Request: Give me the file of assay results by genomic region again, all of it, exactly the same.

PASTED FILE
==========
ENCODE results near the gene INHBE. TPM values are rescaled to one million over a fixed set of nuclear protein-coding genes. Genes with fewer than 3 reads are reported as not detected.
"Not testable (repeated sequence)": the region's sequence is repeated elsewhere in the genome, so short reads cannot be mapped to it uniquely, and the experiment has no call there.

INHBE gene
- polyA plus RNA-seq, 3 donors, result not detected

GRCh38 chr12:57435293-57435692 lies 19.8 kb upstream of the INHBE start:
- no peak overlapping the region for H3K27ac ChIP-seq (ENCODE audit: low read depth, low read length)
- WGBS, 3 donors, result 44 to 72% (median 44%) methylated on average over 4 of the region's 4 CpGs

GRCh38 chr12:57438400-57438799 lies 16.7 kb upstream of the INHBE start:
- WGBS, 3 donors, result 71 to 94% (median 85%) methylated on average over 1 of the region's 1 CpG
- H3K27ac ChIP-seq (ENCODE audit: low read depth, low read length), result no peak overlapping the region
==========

ENCODE results near the gene INHBE. TPM values are rescaled to one million over a fixed set of nuclear protein-coding genes. Genes with fewer than 3 reads are reported as not detected.
"Not testable (repeated sequence)": the region's sequence is repeated elsewhere in the genome, so short reads cannot be mapped to it uniquely, and the experiment has no call there.

INHBE gene
- polyA plus RNA-seq, 3 donors, result not detected

GRCh38 chr12:57435293-57435692 lies 19.8 kb upstream of the INHBE start:
- no peak overlapping the region for H3K27ac ChIP-seq (ENCODE audit: low read depth, low read length)
- WGBS, 3 donors, result 44 to 72% (median 44%) methylated on average over 4 of the region's 4 CpGs

GRCh38 chr12:57438400-57438799 lies 16.7 kb upstream of the INHBE start:
- WGBS, 3 donors, result 71 to 94% (median 85%) methylated on average over 1 of the region's 1 CpG
- H3K27ac ChIP-seq (ENCODE audit: low read depth, low read length), result no peak overlapping the region